whitespaces are created equal. So, since the following works:
"
octave:1> for ii = 1:1
> ii
> endfor
ii = 1
octave:2> disp(ii);
1
octave:3>
"
, and in this case 'endfor' is separated from 'disp' by newline, I also
expect
"
octave:3> for ii = 1:1 ii endfor disp(ii);
parse error:
syntax error
>>> for ii = 1:1 ii endfor disp(ii);
^
octave:3>
",
to work (because newline and space both look like created equal whitespaces to me), but it doesn't.
Thanks,
Sergei.
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On Aug 16, 2011, at 8:03 AM, Sergei Steshenko wrote:
>
>
>  On Tue, 8/16/11, Ben Abbott < [hidden email]> wrote:
>
>> From: Ben Abbott < [hidden email]>
>> Subject: Re: space vs semicolon  why syntax error with the former ? (octave3.4.2)
>> To: "Sergei Steshenko" < [hidden email]>
>> Cc: [hidden email]
>> Date: Tuesday, August 16, 2011, 4:55 AM
>> On Aug 16, 2011, at 7:25 AM, Sergei
>> Steshenko wrote:
>>
>>> Hello,
>>>
>>> here is a screen session:
>>> "
>>> octave:1> for ii=1:1 ii endfor disp(ii)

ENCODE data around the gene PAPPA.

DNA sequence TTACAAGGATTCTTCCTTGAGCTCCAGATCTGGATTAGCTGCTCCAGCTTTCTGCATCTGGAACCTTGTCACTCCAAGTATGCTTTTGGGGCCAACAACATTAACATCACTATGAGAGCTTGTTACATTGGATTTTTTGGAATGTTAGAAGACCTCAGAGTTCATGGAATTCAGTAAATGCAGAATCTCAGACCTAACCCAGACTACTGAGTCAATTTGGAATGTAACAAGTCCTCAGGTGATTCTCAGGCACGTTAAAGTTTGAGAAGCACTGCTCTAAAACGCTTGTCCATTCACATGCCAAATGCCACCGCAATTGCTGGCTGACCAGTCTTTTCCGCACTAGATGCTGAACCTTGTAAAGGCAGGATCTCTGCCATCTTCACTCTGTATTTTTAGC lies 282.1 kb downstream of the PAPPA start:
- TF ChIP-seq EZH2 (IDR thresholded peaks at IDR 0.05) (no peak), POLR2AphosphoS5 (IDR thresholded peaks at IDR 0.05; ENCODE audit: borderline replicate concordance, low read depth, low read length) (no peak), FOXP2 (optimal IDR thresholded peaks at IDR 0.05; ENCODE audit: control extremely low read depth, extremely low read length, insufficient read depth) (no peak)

>>> parse error:
>>>
>>> syntax error
>>>
>>>>>> for ii=1:1 ii endfor disp(ii)
>>>
>> ^
>>>
>>> octave:1> for ii=1:1 ii endfor;disp(ii)
>>> ii = 1
>>> 1
>>> octave:2>
>>> ".
>>>
>>> Why is it so 'octave' doesn't accept the first variant
>> ?
>>>
>>> With "traditional" 'endfor' on a new line semicolon
>> isn't needed ?
>>> Is there any reason for newline whitespace to be
>> treated differently than space whitespace ?
>>>
>>> Thanks,
>>> Sergei.
>>
>> The parser treats keywords and functions differently.
>>
>> I am not familiar with the parser implementation, so I
>> can't give a better explanation. To see what Octave's
>> keywords are, you can use the undocumented function
>> __keywords__.
>>
>> To see what functions are in the path, use
>> __list_functions__. There are builtin function as
>> well. To see those use __builtins__.
>>
>> Ben
>
> I do not grasp your reply. My point is that in "normal" languages all
> whitespaces are created equal. So, since the following works:
>
> "
> octave:1> for ii = 1:1
>> ii
>> endfor
> ii = 1
> octave:2> disp(ii);
> 1
> octave:3>
> "
>
> , and in this case 'endfor' is separated from 'disp' by newline, I also
> expect
>
> "
> octave:3> for ii = 1:1 ii endfor disp(ii);
> parse error:
>
> syntax error
>
>>>> for ii = 1:1 ii endfor disp(ii);
> ^
> octave:3>
> ",
>
> to work (because newline and space both look like created equal whitespaces to me), but it doesn't.
>
> Thanks,
> Sergei.
As I said, I am not familiar with the parser. What I did notice is that the parser is treating keywords differently than functions.
I am also aware of a feature of both Matlab and Octave that means all space are not equal. Consider that each of the commands below are valid syntax.
disp("Hello World")